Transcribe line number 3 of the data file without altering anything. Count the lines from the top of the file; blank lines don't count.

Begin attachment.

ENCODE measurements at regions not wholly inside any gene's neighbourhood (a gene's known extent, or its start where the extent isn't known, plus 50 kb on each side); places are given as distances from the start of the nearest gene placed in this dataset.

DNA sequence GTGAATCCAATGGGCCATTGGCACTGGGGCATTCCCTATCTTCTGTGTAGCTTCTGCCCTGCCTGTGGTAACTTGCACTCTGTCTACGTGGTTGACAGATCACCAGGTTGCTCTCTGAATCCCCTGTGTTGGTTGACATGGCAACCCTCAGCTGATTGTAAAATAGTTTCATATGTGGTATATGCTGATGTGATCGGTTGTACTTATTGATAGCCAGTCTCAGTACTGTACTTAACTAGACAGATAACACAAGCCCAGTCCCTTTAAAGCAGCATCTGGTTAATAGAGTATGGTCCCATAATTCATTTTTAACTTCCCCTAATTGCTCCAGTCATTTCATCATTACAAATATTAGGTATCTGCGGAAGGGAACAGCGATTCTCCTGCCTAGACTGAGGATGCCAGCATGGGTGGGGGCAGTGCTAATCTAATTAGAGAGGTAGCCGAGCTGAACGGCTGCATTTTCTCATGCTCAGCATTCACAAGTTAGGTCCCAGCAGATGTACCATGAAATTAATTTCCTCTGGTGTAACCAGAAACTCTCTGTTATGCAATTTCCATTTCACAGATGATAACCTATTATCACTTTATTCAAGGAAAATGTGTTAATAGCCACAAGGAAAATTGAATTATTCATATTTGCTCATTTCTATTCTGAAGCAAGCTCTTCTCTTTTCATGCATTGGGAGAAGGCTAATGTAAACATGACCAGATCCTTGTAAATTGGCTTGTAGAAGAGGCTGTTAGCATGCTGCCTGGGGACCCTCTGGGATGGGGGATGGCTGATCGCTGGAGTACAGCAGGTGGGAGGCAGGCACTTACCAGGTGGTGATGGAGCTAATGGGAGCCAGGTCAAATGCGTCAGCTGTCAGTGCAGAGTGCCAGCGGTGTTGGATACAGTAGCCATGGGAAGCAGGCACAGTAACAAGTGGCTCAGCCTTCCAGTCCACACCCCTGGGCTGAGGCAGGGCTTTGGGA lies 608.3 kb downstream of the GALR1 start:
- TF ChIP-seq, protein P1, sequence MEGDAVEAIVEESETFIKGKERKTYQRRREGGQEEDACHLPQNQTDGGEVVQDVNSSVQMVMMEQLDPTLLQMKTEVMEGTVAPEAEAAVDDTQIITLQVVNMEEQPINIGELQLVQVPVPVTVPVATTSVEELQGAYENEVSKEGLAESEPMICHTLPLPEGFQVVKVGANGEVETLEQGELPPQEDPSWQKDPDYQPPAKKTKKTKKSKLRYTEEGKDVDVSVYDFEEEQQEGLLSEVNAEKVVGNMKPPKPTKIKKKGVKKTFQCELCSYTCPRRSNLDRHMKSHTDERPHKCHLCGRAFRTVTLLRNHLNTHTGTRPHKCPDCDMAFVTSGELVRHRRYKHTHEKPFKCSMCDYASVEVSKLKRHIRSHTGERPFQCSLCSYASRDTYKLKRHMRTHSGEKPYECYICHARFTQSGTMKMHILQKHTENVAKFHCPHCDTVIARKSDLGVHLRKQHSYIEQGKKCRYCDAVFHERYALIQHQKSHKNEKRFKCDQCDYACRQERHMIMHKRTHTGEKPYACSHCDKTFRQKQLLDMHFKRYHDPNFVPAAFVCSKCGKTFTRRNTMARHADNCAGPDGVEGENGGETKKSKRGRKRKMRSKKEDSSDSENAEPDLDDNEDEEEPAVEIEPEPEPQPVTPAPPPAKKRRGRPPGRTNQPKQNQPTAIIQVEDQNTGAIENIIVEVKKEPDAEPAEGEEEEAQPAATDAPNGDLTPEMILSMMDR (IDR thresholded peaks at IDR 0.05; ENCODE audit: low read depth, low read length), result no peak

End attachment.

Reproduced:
- TF ChIP-seq, protein P1, sequence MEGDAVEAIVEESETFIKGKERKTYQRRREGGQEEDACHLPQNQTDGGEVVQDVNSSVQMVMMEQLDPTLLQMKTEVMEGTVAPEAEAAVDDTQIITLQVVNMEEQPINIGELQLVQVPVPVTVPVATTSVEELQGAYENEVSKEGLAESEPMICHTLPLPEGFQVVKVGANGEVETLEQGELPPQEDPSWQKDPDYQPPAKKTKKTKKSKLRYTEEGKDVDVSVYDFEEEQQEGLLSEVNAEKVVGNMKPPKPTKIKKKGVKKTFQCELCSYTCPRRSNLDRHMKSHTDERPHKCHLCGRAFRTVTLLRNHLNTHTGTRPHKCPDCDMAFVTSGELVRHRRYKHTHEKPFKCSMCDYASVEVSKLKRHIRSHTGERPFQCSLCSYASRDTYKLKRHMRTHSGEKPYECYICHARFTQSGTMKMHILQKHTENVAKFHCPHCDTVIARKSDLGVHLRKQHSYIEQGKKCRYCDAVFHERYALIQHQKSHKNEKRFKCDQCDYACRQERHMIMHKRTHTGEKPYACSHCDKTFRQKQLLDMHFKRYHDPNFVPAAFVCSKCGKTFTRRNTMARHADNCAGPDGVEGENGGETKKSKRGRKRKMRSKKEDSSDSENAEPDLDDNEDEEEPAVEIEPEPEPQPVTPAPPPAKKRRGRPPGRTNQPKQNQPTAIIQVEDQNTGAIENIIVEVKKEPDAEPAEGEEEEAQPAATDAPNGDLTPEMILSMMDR (IDR thresholded peaks at IDR 0.05; ENCODE audit: low read depth, low read length), result no peak